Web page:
Listen&Learn: The Periodic TableJaksyn Peacock
- classify: to sort something into a group
- element: a substance made up of one kind of atom
- property: a trait or characteristic of something
- outlier: something that doesn’t follow an expected pattern
- subatomic: smaller than an atom
- orbit: to move in circles around something
- nucleus: the centre of an atom
See answers below
- An early model of the periodic table sorted elements by
a. atomic number
b. atomic weight
c. number of subatomic particles
- The first subatomic particle to be discovered was
a. the electron
b. the proton
c. the neutron
- A proton has
a. a positive charge
b. a negative charge
c. no charge
- Even though scientists did not yet understand subatomic particles, the early model that put elements in order of atomic weight still naturally grouped similar atoms together. Why do you think this is? Do you know any other historical examples of humans finding patterns that they didn’t understand?
The periodic table is a system that scientists use to organize and classify chemical elements. Originally, many scientists tried to sort the elements by properties. One of the early models of the periodic table arranged elements by atomic weight, which naturally grouped elements with similar properties together. However, certain elements were outliers, and did not fit in their groups. In 1898, a scientist named J.J. Thomson discovered the electron, a subatomic particle with a negative charge. Later, in 1911, a scientist named Ernest Rutherford learned that electrons orbit a nucleus, which makes up most of the atom’s mass. Inside the nucleus, there are protons, which have a positive charge. An atom has an equal number of electrons and protons. This number became known as an element’s atomic number. Today, elements on the periodic table are arranged by atomic number, which gives a more accurate understanding of element properties.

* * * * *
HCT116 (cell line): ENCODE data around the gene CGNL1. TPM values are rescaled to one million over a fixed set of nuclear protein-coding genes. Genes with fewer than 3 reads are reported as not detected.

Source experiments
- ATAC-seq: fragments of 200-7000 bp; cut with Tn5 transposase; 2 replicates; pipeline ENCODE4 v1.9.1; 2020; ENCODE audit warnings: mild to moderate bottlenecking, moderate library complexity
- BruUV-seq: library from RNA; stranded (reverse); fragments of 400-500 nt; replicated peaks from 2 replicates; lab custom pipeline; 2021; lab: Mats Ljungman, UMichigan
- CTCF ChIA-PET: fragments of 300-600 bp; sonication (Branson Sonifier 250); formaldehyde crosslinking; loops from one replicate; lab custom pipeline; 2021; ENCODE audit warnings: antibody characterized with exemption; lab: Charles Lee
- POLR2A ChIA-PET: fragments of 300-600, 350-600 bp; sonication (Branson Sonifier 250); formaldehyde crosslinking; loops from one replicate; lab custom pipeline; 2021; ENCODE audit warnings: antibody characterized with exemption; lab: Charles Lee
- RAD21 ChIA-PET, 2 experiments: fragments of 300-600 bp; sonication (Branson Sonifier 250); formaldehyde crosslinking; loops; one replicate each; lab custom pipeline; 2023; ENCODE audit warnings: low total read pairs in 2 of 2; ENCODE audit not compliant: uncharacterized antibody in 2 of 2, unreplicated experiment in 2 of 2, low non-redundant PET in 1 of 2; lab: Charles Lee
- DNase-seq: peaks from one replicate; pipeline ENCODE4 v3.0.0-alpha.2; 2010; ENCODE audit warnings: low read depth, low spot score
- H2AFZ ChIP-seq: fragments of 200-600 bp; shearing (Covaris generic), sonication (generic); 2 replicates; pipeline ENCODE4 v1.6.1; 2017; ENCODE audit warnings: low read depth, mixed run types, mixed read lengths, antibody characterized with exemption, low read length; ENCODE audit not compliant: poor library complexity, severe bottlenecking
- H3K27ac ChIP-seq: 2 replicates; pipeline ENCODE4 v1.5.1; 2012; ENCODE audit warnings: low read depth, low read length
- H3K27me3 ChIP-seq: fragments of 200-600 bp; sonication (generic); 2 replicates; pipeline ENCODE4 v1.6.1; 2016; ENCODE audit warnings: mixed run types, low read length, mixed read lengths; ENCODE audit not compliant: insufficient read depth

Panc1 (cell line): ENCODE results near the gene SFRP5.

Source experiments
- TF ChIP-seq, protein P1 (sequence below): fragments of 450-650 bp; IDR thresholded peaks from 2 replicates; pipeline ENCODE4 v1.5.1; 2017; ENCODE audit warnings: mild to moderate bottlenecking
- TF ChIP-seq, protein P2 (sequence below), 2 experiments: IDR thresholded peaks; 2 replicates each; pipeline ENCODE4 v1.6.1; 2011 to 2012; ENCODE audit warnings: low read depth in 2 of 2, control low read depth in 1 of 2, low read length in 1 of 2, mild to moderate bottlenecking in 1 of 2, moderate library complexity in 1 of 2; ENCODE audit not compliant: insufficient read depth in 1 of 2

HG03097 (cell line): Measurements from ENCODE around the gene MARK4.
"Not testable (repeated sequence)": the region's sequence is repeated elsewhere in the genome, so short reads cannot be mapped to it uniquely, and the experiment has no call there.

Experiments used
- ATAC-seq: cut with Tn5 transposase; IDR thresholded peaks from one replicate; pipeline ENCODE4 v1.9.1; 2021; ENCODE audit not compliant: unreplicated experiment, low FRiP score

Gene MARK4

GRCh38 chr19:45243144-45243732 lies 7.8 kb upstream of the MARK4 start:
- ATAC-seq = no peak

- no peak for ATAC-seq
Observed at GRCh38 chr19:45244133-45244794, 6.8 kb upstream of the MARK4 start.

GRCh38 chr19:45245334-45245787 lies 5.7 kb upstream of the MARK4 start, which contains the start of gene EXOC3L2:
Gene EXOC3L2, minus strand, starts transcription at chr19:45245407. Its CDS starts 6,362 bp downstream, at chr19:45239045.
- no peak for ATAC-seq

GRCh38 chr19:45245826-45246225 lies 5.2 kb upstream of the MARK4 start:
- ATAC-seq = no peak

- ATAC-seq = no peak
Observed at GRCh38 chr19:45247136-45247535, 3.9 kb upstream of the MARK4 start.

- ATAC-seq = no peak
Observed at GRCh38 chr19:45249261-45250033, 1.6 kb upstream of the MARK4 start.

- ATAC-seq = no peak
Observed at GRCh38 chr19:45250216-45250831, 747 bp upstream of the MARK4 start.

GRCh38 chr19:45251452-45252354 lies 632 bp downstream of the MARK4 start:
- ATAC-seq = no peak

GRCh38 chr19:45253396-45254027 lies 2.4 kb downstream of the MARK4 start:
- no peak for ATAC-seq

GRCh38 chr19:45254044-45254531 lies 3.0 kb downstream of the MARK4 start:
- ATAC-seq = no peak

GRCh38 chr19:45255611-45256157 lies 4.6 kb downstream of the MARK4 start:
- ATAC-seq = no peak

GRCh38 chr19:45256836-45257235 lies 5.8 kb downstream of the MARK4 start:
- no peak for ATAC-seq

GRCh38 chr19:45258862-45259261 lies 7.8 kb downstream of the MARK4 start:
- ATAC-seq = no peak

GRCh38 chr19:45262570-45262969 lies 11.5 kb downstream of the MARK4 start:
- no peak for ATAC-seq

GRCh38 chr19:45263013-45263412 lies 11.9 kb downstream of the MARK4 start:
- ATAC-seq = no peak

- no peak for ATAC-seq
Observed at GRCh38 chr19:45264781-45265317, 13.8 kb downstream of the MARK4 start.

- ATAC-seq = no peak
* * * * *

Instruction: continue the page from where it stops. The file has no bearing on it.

Answers to comprehension questions
1b 2a 3a
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I wonder why the Rissian Chemist Dmitry Mendelev who created this was not mentioned in the text.
I inform you that the periodic table was built by the Russian chemist Dmitry Mendeleev in 1869. He also combined all the ideas into a periodic law in 1871. And Messrs. J.J. Thomson and Ernest Rutherford have only clarified some details and elements of this table.
Why don’t you mention Mendeleev in your article? In your opinion, it turns out that the table was already there, and Messrs. J.J. Thomson and Ernest Rutherford made the main contribution to the development of this law.
I can understand and accept your apologies if this happened due to the incompetence or illiteracy of Mr. Jaksyn Peacock.
If this is not the case, then your article is Russophobic, politically biased. You are deliberately misleading the readers of your club.
The article is cowardly and disgusting.
I suggest you apologize to all members of your club and publish full information on this topic.